Gentamicin dosage regimens with high peak concentration and long dosing interval are as efficacious as divided dosage regimens. These data support the concept that once daily administration of gentamicin for treatment of E coli infection should be investigated clinically. (Am J Vet Res 1996;57:1627–1630)

Free access
in American Journal of Veterinary Research

SUMMARY

Pharmacodynamic variables of enrofloxacin were investigated in a neutropenic mouse Escherichia coli and staphylococcal thigh infection model. Enrofloxacin pharmacokinetics in clinically normal mice and dogs were compared to confirm that doses evaluated in the mouse model would include enrofloxacin doses appropriate for use in dogs. Mice were made neutropenic by treatment with cyclophosphamide and injected in the thigh muscle with approximately 106 colony-forming units of E coli (n = 2) or a staphylococcal (n = 2) clinical isolate. Enrofloxacin dosages tested ranged from 0.78 to 50 mg/kg of body weight and 6.25 to 200 mg/kg in the E coli and staphylococcal infection trials, respectively. In each 24-hour dosage trial, enrofloxacin was administered SC as a single dose or in divided doses given every 3, 6, or 12 hours. Comparison of log10 colonyforming units per thigh muscle in untreated control mice and mice treated with enrofloxacin was used as a measure of efficacy. Two-way anova was used to determine that the enrofloxacin total dose, but not the dose frequency, was significant in determining drug efficacy. Pharmacokinetic values analyzed by use of multivariant stepwise linear regression analysis indicated that the area under the concentration-time curve, but not time above minimum inhibitory concentration, was significant in predicting efficacy of enrofloxacin treatment. We conclude that enrofloxacin killing of E coli and staphylococci is concentration dependent and not time dependent.

Free access
in American Journal of Veterinary Research

Summary

An antibiotic selected for surgical antimicrobial prophylaxis must be present in the surgical site throughout the operation in concentration sufficient to prevent growth of contaminating pathogens. The antimicrobial spectrum, minimal toxicity, and low cost of cefazolin make this first-generation cephalosporin a logical choice for antimicrobial prophylaxis in small animal surgical procedures in which the normal microbiologic flora of skin and gastrointestinal tract are the most likely pathogens. Pharmacokinetic variables of cefazolin were determined in serum and surgical wounds in dogs. Drug concentration in interstitial fluid of muscle biopsy specimens taken at random from wound surfaces and in postoperative wound fluid samples were determined. Effective surgical wound concentration of cefazolin was defined as 4 μg/ml, a concentration that inhibited the growth in vitro of 100% of staphylococcal and 80% of Escherichia coli clinical isolates. After iv and sc administrations, cefazolin equilibrated rapidly between serum and the surgical wound, and concentrations in the 2 sites decreased in parallel. With a bolus dose of 20 mg/kg of body weight given iv at the beginning of surgery and repeated by sc administration at 6 hours, cefazolin concentration in the surgical wound remained > 4 μg/ml for longer than 12 hours.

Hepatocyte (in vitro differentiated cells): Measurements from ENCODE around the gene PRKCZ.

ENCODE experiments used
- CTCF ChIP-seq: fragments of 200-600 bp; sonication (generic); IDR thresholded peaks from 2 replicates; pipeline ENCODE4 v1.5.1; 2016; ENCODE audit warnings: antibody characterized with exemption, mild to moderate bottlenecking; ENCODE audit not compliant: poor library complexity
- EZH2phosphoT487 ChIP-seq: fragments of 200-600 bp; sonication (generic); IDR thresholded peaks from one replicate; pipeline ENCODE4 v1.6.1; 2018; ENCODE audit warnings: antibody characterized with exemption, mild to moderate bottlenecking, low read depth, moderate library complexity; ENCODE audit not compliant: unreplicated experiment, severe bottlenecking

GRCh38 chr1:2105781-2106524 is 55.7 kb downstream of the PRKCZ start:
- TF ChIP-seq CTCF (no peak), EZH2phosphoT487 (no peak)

Free access
in American Journal of Veterinary Research

Abstract

Objective—To determine the pharmacokinetics of ceftazidime following subcutaneous administration and continuous IV infusion to healthy dogs and to determine the minimum inhibitory concentration (MIC) of ceftazidime for clinical isolates of Pseudomonas aeruginosa.

Animals—10 healthy adult dogs.

Procedure—MIC of ceftazidime for 101 clinical isolates of P aeruginosa was determined in vitro. Serum concentrations of ceftazidime were determined following subcutaneous administration of ceftazidime (30 mg/kg of body weight) to 5 dogs and continuous IV infusion of ceftazidime (loading dose, 4.4 mg/kg; infusion rate, 4.1 mg/kg/h) for 36 hours to 5 dogs.

Results—The MIC of ceftazidime for P aeruginosa was ≤ 8 µg/ml; all isolates were considered susceptible. Following SC administration of ceftazidime, mean β disappearance half-life was 0.8 hours, and mean serum ceftazidime concentration exceeded the MIC for P aeruginosa for only 4.3 hours. Two dogs had gastrointestinal tract effects. Mean serum ceftazidime concentration exceeded 16 µg/ml during continuous IV infusion. None of the dogs developed adverse effects.

Conclusions and Clinical Relevance—Administration of ceftazidime subcutaneously (30 mg/kg, q 4 h) or as a constant IV infusion (loading dose, 4.4 mg/kg; rate, 4.1 mg/kg/h) would maintain serum ceftazidime concentrations above the MIC determined for 101 clinical isolates of P aeruginosa. Use of these dosages may be appropriate for treatment of dogs with infections caused by P aeruginosa. (Am J Vet Res 2000;61:1204–1208)

Full access
in American Journal of Veterinary Research